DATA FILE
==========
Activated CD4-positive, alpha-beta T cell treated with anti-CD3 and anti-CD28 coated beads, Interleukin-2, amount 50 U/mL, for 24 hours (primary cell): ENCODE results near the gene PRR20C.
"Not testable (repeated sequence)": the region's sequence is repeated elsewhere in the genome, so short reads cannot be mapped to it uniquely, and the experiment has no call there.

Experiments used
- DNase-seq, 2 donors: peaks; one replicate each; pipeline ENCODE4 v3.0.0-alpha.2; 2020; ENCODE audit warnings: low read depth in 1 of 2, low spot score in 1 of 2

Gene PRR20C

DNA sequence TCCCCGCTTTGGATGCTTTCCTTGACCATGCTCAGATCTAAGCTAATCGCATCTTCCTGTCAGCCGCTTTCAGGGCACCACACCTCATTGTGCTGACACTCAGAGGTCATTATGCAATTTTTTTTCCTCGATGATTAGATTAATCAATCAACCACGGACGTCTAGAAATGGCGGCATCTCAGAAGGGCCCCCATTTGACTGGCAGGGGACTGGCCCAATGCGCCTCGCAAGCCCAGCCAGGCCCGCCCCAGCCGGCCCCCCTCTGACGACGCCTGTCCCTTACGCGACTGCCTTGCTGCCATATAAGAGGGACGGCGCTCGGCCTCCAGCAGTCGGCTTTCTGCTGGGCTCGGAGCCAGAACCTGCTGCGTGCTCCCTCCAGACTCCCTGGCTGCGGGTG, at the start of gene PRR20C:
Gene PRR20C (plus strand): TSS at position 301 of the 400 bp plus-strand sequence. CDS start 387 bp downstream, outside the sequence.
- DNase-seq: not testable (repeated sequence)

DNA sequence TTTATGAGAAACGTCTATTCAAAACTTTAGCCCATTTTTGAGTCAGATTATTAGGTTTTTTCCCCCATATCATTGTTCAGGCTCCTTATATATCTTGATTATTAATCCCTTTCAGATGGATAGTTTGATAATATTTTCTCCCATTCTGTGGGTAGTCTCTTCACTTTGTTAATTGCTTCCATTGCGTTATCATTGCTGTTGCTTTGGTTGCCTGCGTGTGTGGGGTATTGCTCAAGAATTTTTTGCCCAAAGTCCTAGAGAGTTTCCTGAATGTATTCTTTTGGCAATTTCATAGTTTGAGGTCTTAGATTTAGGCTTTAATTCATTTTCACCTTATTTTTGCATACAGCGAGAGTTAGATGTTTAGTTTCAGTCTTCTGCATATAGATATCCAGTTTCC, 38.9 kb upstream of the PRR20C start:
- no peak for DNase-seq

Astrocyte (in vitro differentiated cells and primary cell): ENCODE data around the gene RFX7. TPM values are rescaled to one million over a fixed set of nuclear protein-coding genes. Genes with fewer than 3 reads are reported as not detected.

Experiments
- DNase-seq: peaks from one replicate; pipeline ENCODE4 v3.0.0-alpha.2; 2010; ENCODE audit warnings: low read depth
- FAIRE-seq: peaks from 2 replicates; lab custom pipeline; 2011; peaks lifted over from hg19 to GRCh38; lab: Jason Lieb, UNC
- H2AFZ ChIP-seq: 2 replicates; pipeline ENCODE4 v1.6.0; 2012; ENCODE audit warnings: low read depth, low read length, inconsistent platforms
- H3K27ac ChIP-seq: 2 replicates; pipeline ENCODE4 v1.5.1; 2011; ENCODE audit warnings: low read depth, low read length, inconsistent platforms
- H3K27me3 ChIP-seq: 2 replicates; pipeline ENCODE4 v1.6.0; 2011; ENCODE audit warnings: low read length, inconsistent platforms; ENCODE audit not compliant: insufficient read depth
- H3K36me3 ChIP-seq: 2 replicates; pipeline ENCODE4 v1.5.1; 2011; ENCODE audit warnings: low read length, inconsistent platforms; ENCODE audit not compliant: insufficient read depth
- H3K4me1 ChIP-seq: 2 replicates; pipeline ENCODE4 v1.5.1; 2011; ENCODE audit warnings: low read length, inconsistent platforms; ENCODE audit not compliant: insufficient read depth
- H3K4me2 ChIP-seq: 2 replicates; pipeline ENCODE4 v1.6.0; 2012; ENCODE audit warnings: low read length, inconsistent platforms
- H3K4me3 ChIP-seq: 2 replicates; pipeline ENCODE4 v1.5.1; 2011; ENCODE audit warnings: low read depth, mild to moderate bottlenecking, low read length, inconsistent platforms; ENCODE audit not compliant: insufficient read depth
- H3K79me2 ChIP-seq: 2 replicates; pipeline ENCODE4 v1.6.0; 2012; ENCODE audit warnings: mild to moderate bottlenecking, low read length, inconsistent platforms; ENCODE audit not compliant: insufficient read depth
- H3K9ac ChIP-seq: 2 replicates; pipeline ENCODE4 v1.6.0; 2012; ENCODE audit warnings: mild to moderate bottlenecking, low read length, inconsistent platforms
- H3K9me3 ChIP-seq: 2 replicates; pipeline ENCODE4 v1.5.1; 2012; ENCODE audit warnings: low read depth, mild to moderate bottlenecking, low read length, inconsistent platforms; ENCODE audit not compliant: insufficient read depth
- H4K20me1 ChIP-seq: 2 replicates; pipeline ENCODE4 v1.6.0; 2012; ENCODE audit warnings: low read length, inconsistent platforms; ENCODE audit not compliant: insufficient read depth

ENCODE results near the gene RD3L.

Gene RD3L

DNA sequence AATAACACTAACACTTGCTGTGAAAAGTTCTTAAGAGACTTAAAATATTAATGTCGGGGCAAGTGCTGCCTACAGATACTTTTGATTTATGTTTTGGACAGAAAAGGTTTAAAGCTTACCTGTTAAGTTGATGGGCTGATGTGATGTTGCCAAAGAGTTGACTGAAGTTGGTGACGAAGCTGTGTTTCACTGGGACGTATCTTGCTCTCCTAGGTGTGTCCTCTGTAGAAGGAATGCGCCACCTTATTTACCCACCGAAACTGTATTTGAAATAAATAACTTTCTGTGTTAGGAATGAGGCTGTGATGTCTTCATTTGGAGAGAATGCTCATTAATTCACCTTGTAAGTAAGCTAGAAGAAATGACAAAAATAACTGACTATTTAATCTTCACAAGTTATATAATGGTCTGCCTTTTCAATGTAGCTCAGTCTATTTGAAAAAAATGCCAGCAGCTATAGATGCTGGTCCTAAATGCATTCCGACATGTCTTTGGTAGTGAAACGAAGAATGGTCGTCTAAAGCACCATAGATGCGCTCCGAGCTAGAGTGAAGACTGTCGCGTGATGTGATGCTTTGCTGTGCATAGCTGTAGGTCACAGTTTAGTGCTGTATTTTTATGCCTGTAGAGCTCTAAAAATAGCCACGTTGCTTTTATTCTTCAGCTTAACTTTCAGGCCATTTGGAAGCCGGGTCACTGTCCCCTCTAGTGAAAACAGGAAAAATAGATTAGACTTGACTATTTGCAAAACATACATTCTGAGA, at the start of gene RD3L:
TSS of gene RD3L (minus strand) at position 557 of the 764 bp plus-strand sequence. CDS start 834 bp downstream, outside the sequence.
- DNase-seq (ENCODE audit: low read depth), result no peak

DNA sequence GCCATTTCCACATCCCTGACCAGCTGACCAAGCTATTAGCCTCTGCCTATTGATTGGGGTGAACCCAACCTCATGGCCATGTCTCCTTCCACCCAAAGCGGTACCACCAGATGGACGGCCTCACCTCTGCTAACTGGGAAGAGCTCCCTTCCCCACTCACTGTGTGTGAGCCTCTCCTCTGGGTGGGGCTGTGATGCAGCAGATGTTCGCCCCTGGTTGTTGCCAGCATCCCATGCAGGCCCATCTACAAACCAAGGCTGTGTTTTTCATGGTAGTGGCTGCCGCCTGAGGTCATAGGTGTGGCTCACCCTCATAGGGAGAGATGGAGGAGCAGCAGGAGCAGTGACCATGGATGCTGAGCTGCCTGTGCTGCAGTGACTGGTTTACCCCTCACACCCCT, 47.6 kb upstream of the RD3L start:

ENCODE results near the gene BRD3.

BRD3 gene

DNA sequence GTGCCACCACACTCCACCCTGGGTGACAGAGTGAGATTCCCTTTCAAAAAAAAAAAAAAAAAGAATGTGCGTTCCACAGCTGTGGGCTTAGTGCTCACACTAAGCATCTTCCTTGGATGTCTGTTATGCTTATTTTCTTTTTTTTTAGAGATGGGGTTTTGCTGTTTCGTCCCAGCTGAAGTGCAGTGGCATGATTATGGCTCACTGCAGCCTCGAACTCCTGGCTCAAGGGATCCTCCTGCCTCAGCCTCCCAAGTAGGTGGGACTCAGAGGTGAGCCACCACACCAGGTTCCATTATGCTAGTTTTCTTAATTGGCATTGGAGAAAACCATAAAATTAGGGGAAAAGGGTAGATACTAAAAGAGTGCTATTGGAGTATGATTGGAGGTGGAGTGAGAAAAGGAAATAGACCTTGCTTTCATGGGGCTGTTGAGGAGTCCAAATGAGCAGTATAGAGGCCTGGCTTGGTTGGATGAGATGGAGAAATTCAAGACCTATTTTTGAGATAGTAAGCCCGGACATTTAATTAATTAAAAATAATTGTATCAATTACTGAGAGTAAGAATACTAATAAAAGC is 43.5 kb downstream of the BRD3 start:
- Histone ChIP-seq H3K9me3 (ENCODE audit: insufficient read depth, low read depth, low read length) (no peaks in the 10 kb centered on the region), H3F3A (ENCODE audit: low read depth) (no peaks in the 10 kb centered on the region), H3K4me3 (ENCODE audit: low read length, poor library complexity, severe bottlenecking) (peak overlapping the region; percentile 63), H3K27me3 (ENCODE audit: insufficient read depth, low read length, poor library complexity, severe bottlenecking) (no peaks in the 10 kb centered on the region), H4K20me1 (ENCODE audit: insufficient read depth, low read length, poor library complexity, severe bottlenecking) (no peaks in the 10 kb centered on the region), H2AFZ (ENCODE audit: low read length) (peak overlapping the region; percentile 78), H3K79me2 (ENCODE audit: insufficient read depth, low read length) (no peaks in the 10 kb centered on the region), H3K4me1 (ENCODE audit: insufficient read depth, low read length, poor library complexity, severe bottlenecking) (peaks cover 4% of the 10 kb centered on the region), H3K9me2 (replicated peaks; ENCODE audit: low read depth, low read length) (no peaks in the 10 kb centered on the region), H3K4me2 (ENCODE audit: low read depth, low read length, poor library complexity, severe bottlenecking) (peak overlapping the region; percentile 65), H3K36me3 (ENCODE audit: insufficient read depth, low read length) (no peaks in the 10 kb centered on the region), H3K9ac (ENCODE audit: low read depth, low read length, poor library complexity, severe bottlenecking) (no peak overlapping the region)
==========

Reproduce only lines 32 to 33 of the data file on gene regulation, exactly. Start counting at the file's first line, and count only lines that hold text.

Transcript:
ENCODE results near the gene BRD3.

BRD3 gene